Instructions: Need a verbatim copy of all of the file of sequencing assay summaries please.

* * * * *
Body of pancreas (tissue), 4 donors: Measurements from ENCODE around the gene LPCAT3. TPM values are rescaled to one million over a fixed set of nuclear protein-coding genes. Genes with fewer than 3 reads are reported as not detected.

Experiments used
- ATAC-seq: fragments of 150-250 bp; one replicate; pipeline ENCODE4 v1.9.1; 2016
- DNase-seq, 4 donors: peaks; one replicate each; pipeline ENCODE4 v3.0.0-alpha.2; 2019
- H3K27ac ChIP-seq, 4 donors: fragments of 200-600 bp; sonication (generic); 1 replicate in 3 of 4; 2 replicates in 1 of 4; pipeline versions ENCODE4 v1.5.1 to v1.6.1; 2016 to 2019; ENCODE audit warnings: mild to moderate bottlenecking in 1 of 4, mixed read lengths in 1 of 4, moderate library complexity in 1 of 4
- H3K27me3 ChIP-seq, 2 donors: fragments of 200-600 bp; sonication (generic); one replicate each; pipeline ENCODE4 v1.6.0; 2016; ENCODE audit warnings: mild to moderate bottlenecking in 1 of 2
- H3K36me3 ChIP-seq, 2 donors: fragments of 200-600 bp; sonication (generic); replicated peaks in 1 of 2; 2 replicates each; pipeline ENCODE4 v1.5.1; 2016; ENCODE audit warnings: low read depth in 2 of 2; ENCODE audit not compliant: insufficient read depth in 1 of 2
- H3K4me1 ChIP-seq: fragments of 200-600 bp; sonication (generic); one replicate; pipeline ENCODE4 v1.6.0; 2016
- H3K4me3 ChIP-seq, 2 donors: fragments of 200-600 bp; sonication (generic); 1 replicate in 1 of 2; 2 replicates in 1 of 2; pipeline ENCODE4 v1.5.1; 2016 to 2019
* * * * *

Body of pancreas (tissue), 4 donors: Measurements from ENCODE around the gene LPCAT3. TPM values are rescaled to one million over a fixed set of nuclear protein-coding genes. Genes with fewer than 3 reads are reported as not detected.

Experiments used
- ATAC-seq: fragments of 150-250 bp; one replicate; pipeline ENCODE4 v1.9.1; 2016
- DNase-seq, 4 donors: peaks; one replicate each; pipeline ENCODE4 v3.0.0-alpha.2; 2019
- H3K27ac ChIP-seq, 4 donors: fragments of 200-600 bp; sonication (generic); 1 replicate in 3 of 4; 2 replicates in 1 of 4; pipeline versions ENCODE4 v1.5.1 to v1.6.1; 2016 to 2019; ENCODE audit warnings: mild to moderate bottlenecking in 1 of 4, mixed read lengths in 1 of 4, moderate library complexity in 1 of 4
- H3K27me3 ChIP-seq, 2 donors: fragments of 200-600 bp; sonication (generic); one replicate each; pipeline ENCODE4 v1.6.0; 2016; ENCODE audit warnings: mild to moderate bottlenecking in 1 of 2
- H3K36me3 ChIP-seq, 2 donors: fragments of 200-600 bp; sonication (generic); replicated peaks in 1 of 2; 2 replicates each; pipeline ENCODE4 v1.5.1; 2016; ENCODE audit warnings: low read depth in 2 of 2; ENCODE audit not compliant: insufficient read depth in 1 of 2
- H3K4me1 ChIP-seq: fragments of 200-600 bp; sonication (generic); one replicate; pipeline ENCODE4 v1.6.0; 2016
- H3K4me3 ChIP-seq, 2 donors: fragments of 200-600 bp; sonication (generic); 1 replicate in 1 of 2; 2 replicates in 1 of 2; pipeline ENCODE4 v1.5.1; 2016 to 2019